Microsoft: Windows Vista system will wow its users


Dancers scale the wall of a New York building Monday to promote the launch of the long-awaited Vista operating system from Microsoft. The software goes on sale today.

Published: Tuesday, January 30, 2007 at 6:01 a.m.
Last Modified: Monday, January 29, 2007 at 10:59 p.m.

NEW YORK — Acrobatics, blaring music and plenty of hype accompanied Microsoft Corp.'s long-delayed debut of its new Windows Vista operating system.

Facts

Vista at a glanceMicrosoft's first update of Windows in five years contains major changes from Windows XP.

  • Security: Microsoft's most secure software ever has a built-in firewall, anti-"phishing" software and other features.
  • Parental controls: Parents can limit Web sites their kids can visit, what games they play and what times of day they use the computer.
  • Video and graphics: Better use of integrated graphics makes photos, videos and graphics sharper and games seem more realistic.
  • Networking: New features make setting up home and wireless networks easier.
— Cox News Service

Hours before the software went on sale in New York, dancers clad in Microsoft colors dangled from ropes high above street level and unfurled flags to form the red, green, blue and yellow Windows logo against a building wall. At a swank eatery, speakers pumped out a hit from Snoop Dogg before Steve Ballmer, Microsoft's chief executive officer, took to the stage.

"Vista is the center, the launching point for the next generation of connected entertainment in the home," Ballmer said.

Vista was set to go on sale around the globe today, along with new versions of Microsoft Exchange e-mail software and the flagship Office business suite, which includes Word, Excel and PowerPoint. Several retailers had even scheduled midnight openings.

But unlike the recent launches of next-generation game machines like Sony Corp.'s PlayStation 3, customers haven't been camping out for days.

"When I look at Windows Vista, I see a technology that is interesting, that is relevant, but to some extent is evolutionary," said Al Gillen, an analyst at the technology research group IDC. "I do not believe it will create a lot of motivation for people to rush out and get a new operating system."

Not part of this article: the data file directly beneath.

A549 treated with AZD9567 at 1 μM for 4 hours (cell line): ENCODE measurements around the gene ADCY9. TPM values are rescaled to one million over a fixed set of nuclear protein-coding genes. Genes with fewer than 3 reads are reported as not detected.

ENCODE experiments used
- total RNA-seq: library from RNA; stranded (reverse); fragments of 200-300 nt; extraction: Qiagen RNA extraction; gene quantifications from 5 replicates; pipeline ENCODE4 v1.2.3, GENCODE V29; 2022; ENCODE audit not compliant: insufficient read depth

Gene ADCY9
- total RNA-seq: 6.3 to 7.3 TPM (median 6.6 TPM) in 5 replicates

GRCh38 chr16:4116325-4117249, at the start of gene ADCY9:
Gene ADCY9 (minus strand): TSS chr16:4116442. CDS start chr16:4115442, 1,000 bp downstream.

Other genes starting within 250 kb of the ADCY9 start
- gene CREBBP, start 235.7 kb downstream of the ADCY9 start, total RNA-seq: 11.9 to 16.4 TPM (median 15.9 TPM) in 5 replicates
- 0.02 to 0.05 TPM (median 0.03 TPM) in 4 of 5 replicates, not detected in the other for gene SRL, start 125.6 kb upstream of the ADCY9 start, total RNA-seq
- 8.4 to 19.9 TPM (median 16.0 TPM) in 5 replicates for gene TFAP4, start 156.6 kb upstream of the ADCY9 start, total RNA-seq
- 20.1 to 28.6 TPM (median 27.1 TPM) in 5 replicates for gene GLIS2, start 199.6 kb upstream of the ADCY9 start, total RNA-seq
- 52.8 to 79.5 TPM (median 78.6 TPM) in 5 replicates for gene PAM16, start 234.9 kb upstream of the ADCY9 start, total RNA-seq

In an interview, Microsoft chairman Bill Gates said the company actually wasn't pushing midnight sales events — after all, the software will be available as a download over the Web for the first time. Even that route will be relatively rarely taken — Ballmer acknowledged that, as in the past, most consumers will switch to Vista only when they buy new computers.

More than five years in the making, Vista was released for businesses Nov. 30, but the unveiling for consumers of the latest edition of Windows — which runs more than 90 percent of the world's PCs — only came today. Vista retails for $100 to $400, depending on the version and whether the user is upgrading from Windows XP.

The software maker contends that Vista is such a huge improvement over previous computing platforms that users inevitably say "Wow" when they see it.

Gates ticked off some examples, such as how Vista presents a slick 3-D graphical user interface and document icons that give at-a-glance previews. Gates said the next wow comes when people start using a systemwide search program that Microsoft's engineers built into both the operating system and new versions of Office.

Vista comes as changing dynamics of computing — notably the rise of open-source software and Web-based services that replicate what traditionally could be done only on a desktop computer — are threatening Microsoft's dominance in the industry.

But Gates contended that the operating system has a higher profile than ever before, as the PC has morphed from a souped-up typewriter to a networked entertainment center, personal media library and gateway to the Internet.

"When people think about their PC, they think about Windows even more than who the manufacturer is. That determines how it looks, how you navigate, what the applications are that are available," Gates told The Associated Press. And in this case, Vista has folded in programs that users once bought separately — including automated backup systems and some spyware protections.

Microsoft built Vista so that different layers could be upgraded separately, so it's possible that this is the last massive, all-in-one update for Windows. No matter how Microsoft chooses to roll out Vista's successor, Ballmer said there's still work to be done.

"There's so many areas in which we need innovation. Developers need a richer platform if we're going to get speech, voice, natural language, and more rich 3-D-type graphics into the user interface," Ballmer said. Plus, the technologies around the PC — chips, storage, high-definition DVD will all evolve, he said. "The operating system will need to evolve with them."

"Frankly, we've got a very long list of stuff our engineers want to do, a long list of stuff that the companies here want us to do," he said.

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